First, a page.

Is It Possible to Train Hitters to Avoid Fielders?

Yes, we do it every day here at Baseball Rebellion. The number one way to get in the lineup and stay in the lineup is to get more hits. Just because of hit the ball hard does not mean it was a good at-bat. If you are continually hitting the ball hard to the middle of the field chances are you are getting out more than you are successfully getting hits. I've never heard of a coach keeping a kid out of the lineup because they are getting too many hits. Introducing these simple limiting factors into hitting is both cheap and fast and will pay big dividends in games as soon as you do it.

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How you talk to an umpire can be the difference between winning and losing. These men and women are not robots, they have both emotions and memories. More than likely, they will remember both good and bad interactions with you and your team. What’s the best way to make umpires remember you and your team in a good way and get the benefit of the doubt on tough calls?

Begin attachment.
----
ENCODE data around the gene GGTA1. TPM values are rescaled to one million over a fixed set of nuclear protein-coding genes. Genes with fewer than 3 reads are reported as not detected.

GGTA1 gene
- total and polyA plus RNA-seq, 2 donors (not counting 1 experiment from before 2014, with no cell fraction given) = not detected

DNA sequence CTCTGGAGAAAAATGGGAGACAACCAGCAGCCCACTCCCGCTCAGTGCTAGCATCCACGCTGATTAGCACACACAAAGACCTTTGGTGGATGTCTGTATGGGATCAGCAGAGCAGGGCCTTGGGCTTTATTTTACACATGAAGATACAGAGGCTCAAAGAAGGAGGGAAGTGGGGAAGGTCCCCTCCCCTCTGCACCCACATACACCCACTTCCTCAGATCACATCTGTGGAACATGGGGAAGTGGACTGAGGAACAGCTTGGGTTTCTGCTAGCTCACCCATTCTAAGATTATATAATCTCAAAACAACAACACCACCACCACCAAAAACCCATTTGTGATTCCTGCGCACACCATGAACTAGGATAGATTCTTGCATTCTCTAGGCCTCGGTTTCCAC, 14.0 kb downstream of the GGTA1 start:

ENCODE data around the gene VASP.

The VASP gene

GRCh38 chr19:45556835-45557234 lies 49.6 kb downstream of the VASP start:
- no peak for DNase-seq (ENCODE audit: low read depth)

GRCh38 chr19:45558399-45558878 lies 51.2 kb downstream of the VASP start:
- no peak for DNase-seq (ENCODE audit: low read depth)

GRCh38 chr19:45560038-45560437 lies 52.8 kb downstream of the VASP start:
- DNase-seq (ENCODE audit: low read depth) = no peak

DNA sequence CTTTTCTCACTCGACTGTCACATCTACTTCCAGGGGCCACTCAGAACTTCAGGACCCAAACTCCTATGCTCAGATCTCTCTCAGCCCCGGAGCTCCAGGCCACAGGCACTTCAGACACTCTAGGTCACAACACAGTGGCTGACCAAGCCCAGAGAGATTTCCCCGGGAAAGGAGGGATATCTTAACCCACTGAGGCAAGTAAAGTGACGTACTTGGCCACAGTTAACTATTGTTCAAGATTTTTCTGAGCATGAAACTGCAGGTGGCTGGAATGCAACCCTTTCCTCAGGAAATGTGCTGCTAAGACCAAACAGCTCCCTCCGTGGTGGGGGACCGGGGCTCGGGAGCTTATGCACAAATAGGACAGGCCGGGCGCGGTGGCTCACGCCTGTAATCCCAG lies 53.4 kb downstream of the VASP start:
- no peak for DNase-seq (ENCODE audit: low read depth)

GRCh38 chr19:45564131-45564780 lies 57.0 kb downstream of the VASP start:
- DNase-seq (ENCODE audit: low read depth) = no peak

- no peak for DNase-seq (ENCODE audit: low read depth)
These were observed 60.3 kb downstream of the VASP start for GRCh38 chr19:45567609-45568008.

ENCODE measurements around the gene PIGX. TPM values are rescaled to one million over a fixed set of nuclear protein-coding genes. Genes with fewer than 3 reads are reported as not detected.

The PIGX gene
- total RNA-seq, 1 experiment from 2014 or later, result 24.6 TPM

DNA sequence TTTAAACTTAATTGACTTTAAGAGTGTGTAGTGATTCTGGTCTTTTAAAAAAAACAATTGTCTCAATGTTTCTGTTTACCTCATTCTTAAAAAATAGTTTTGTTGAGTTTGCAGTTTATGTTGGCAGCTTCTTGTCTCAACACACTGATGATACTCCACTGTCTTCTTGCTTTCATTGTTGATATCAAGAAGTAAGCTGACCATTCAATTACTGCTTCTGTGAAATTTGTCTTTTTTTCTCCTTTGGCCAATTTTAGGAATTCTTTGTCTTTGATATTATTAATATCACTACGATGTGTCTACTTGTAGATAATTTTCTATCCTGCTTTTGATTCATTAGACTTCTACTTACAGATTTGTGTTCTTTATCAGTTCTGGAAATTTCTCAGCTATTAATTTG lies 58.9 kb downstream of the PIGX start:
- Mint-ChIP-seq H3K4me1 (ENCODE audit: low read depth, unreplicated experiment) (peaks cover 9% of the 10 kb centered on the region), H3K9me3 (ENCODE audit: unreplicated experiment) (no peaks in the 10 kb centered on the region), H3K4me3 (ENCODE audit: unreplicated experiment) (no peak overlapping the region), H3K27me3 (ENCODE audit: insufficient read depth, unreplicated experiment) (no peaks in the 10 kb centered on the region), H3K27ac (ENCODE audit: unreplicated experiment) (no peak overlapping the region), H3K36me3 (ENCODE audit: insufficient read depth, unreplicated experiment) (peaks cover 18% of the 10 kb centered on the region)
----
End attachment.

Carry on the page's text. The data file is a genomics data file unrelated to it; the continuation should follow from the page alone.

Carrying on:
Pitchers and Catchers

Talking to Umpires

ALWAYS introduce yourself and shake the umpires’ hand. Do this pregame in an inconspicuous manner. Catchers, NEVER EVER show up the umpire on a ‘bad call’ and always make sure they’re ok if they’re hit by a ball. Pitchers, make sure you NEVER EVER show up the umpire on a call you think he or she missed. Always thank the home plate ump after every game you pitch, win or lose, good or bad. Re-introduce yourself then as well, to help the umpire remember you and your character. It is hard to thank an umpire when you have lost or feel he’s squeezed you but I promise he or she will remember your words post game.

Umpires: don't be like this guy. The pitcher clearly does nothing wrong here. All he simply said was "that's horrible", talking about the call. He didn't say the umpire horrible, only the call. That's a big difference. This thin-skinned umpire is costing this pitcher's chances of playing in this weekend's super regional and possibly one game of the College World Series due to his suspension. Which is a mandatory 4-game suspension by the NCAA for pitcher ejections. 

Position Players and Bench Players

Be smart. Your actions on the field and words in the dugout help or hurt your team. Make sure you’re a part of your team’s solution and not a part of the problem. Remember: negativity breeds more negativity. This happens with teams, businesses and marriages.